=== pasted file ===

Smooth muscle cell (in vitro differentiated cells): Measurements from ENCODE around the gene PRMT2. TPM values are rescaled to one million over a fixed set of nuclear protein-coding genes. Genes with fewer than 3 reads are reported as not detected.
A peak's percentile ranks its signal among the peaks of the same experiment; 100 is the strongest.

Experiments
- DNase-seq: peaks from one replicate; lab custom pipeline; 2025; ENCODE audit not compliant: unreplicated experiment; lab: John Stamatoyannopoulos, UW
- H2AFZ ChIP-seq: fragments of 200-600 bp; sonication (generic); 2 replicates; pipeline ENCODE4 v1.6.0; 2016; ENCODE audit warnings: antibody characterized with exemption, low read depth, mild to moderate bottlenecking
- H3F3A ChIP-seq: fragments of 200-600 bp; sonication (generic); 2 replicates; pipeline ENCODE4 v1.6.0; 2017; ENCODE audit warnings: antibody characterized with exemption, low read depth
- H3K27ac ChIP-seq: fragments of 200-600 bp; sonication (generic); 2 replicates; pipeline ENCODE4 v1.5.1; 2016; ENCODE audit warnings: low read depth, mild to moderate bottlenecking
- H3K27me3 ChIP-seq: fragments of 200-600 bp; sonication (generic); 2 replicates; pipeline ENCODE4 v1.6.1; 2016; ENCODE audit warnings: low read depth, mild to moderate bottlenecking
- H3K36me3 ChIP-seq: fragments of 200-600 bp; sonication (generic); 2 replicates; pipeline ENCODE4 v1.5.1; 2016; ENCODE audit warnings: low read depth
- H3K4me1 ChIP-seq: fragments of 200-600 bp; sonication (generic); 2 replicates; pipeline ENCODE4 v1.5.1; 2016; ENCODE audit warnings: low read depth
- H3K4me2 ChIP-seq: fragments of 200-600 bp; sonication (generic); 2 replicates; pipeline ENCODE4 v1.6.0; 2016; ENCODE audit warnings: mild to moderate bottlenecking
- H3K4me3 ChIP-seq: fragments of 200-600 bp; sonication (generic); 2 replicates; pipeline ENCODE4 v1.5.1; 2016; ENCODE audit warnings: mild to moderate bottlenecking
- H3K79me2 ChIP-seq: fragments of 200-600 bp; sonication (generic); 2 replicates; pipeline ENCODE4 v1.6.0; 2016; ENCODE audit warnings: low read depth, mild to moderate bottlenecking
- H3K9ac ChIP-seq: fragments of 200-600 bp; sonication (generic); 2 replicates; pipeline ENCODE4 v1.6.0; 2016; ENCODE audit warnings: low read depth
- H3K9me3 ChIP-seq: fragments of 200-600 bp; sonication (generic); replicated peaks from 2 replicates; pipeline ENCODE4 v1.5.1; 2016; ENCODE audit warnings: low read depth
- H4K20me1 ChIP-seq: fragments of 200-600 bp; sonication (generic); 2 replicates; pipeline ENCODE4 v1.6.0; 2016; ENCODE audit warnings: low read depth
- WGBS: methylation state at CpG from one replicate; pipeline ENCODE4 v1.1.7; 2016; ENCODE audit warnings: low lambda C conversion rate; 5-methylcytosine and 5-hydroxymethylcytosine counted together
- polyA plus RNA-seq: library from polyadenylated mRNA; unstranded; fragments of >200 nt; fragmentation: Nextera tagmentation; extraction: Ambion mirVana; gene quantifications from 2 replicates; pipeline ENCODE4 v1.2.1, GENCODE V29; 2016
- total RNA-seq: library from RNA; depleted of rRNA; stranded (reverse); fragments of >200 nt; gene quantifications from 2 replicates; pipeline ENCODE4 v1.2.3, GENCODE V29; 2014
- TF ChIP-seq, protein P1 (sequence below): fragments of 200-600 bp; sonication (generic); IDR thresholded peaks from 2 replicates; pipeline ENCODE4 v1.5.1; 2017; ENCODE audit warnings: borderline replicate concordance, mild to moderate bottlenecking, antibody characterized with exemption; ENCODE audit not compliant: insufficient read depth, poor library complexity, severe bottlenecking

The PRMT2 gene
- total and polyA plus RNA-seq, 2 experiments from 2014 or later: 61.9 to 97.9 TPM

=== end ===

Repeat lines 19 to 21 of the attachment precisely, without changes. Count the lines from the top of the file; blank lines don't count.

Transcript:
- total RNA-seq: library from RNA; depleted of rRNA; stranded (reverse); fragments of >200 nt; gene quantifications from 2 replicates; pipeline ENCODE4 v1.2.3, GENCODE V29; 2014
- TF ChIP-seq, protein P1 (sequence below): fragments of 200-600 bp; sonication (generic); IDR thresholded peaks from 2 replicates; pipeline ENCODE4 v1.5.1; 2017; ENCODE audit warnings: borderline replicate concordance, mild to moderate bottlenecking, antibody characterized with exemption; ENCODE audit not compliant: insufficient read depth, poor library complexity, severe bottlenecking

The PRMT2 gene